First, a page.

26. Vyâsa said :– O king! Prahlâda, the son of Hiranya Kas’ipu, on hearing his sweet words, gladly asked him about the various places of pilgrimages.

27. Prahlâda said :– O Best of Munis! Kindly describe to me, in detail, which are the places of pilgrimages on the earth, Pâtâla, and in the Heavens, that verily lead to holiness.

28. Chyavana said :– O King! He whose body, words, and mind have grown pure, to him, his every footstep is a place of pilgrimage; he, whose heart is impure and defiled, to him the holy Ganges even is a thing more hated and worse than the Kîkata country (the name of Behâr).

29. Every holy place will impart holiness to him whose mind is first pure and deprived of sin.

30-31. O Best of the Daityas! On the banks of the Ganges, are situated good many cities, towns, villages, places to assemble, mines, small villages, the living places of the aborigines, the chândâlas, and kaivartas, the Hûnas, Bangas, the Khasas and the other Mlechchas.

32. The inhabitants of the above places drink at their will the holy Ganges water, equivalent to Brâhma, and bathe therein and do other works.

33. O King! There not even a single soul becomes pure. What use is a holy place to him, whose heart becomes attached to the sensual objects and who can therefore be called the lost souls.

34. Know, O king! the mind as the principal factor in any religious act or in any holy place. He who wants purity, let him first make his own mind pure.

35. The residents in any holy place deceive others and thus incur great sins. The sins committed in a place of pilgrimage can never be removed; they become unending and inexhaustible.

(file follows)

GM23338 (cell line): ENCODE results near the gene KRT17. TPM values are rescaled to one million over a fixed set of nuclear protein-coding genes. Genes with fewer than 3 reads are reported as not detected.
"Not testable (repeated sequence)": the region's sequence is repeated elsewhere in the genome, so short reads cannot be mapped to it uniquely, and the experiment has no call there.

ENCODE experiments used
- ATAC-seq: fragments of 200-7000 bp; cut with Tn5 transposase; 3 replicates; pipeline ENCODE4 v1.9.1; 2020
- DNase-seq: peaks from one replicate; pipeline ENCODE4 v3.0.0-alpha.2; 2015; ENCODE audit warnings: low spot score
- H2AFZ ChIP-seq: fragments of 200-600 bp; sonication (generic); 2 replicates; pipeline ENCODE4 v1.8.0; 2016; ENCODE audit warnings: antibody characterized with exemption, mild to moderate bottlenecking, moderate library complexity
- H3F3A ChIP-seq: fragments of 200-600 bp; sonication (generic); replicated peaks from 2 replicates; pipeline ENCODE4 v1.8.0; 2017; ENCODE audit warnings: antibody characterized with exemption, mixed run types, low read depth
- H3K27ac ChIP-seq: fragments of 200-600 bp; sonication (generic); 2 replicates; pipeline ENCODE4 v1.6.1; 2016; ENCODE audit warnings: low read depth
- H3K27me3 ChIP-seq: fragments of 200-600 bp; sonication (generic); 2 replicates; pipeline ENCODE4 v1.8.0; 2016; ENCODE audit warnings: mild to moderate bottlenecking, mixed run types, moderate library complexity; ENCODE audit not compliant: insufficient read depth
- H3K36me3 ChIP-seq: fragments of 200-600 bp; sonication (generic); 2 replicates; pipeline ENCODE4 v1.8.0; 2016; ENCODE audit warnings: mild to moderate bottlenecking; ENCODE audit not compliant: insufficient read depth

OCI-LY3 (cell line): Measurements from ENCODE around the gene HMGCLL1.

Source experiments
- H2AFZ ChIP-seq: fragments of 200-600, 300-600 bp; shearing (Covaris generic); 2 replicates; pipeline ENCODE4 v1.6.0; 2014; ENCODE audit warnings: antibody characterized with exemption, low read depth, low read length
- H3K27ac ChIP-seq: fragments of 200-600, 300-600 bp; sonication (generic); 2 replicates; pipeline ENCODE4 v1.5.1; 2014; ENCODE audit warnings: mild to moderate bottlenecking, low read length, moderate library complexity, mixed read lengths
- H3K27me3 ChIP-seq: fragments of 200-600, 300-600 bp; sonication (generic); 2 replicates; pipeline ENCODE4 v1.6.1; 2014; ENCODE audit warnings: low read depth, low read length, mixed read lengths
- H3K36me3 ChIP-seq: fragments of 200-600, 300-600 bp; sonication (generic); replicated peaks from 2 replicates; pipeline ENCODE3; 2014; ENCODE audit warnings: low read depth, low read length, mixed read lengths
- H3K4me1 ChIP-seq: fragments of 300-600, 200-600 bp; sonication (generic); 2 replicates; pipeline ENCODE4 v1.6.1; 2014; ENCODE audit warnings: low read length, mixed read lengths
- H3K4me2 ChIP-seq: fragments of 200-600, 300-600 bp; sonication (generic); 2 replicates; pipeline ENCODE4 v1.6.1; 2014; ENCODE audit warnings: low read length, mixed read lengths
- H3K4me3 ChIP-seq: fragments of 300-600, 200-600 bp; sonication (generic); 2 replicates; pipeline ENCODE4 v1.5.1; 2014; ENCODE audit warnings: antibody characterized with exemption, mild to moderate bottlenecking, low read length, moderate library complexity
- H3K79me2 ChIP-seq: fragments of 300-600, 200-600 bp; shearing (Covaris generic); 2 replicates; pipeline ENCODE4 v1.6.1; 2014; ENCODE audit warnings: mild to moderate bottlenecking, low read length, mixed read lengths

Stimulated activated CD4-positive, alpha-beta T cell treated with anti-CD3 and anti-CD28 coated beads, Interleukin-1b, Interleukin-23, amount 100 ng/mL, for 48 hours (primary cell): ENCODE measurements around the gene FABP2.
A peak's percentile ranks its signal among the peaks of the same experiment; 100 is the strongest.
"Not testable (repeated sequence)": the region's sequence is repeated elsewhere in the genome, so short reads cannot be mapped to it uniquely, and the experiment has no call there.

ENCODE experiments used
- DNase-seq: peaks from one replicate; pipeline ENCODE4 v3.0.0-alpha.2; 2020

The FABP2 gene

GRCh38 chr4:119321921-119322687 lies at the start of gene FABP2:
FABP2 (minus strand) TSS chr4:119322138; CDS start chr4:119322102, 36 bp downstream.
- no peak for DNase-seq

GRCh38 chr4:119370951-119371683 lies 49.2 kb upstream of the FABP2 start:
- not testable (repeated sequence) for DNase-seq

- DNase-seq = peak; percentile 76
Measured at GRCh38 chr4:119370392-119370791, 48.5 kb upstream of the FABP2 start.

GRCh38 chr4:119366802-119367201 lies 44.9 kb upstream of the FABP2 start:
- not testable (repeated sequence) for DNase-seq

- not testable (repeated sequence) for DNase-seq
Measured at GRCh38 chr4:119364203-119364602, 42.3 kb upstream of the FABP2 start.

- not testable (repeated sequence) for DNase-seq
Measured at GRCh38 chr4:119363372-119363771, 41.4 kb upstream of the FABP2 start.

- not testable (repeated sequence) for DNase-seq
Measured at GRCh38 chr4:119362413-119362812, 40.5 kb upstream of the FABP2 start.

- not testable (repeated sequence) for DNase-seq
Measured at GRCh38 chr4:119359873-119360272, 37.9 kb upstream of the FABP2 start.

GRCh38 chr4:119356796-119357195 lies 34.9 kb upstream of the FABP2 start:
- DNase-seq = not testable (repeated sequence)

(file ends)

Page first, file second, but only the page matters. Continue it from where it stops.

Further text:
36. As the fruit, Indravârunâ, is never sweet though fully ripe, so whose heart is defiled, he can never be pure though he bathes hundreds and thousands of times in the Tîrtha water.

37. He who wants welfare of his own and others, he should first make his mind pure; when his mind becomes pure, then, the purity of material things and the purity of conduct can have any effect; then and then only resorting to places of pilgrimages becomes efficacious.

38-39. Always avoid company with the lowest class of persons in the holy places; it is far better to shew one’s good will and compassion to all the souls (jîvas) by one’s intellect and by one’s acts. You have asked me about the holy places of pilgrimages; I will now tell you those that are the best.

40. O king! The holy Naimis’âranya is the first, next Chakratîrtha; next Puskaratîrtha; there are many others besides these that cannot be counted. O Best of kings! There are lots of other holy places in this world.

41-42. Vyâsa said :– O king! Prahlâda, the king of the Daityas, on hearing the Muni’s words, became ready to go Naimis’ranya and, with very much gladness, exclaimed to his followers, the Daityas :– O Good Ones! Get up; today we will go to Naimis’âranya and we will see the lotus eyed, yellow robed S’rî Achyutam, the Visnu.

43. Vyâsa said :– O King! When thus addressed by Prahlâda, the Demons were exceedingly glad; and they all marched out of Pâtâla.

44. The Daityas, and Demons all united went to Naimis’âranyam and filled with much pleasure, they all bathed on reaching that holy place.

45. There, accompanied by the Daityas, Prahlâda roamed about the sacred places and saw the holy Sarasvatî river and Her pure clean water.

46. The highsouled Prahlâda bathed in the Sarasvatî river and his mind was satisfied.

47. The king of the Daityas was very much pleased and he perform ablutions and charities according to due rites in that most auspicious sacred place of pilgrimage.

Here ends the Eighth Chapter in the Fourth Book of S’rî Mad Devî Bhâgavatam, the Mahâ Purânam of 18,000 verses by Maharsî Veda Vyâsa on going to the Tîrthas.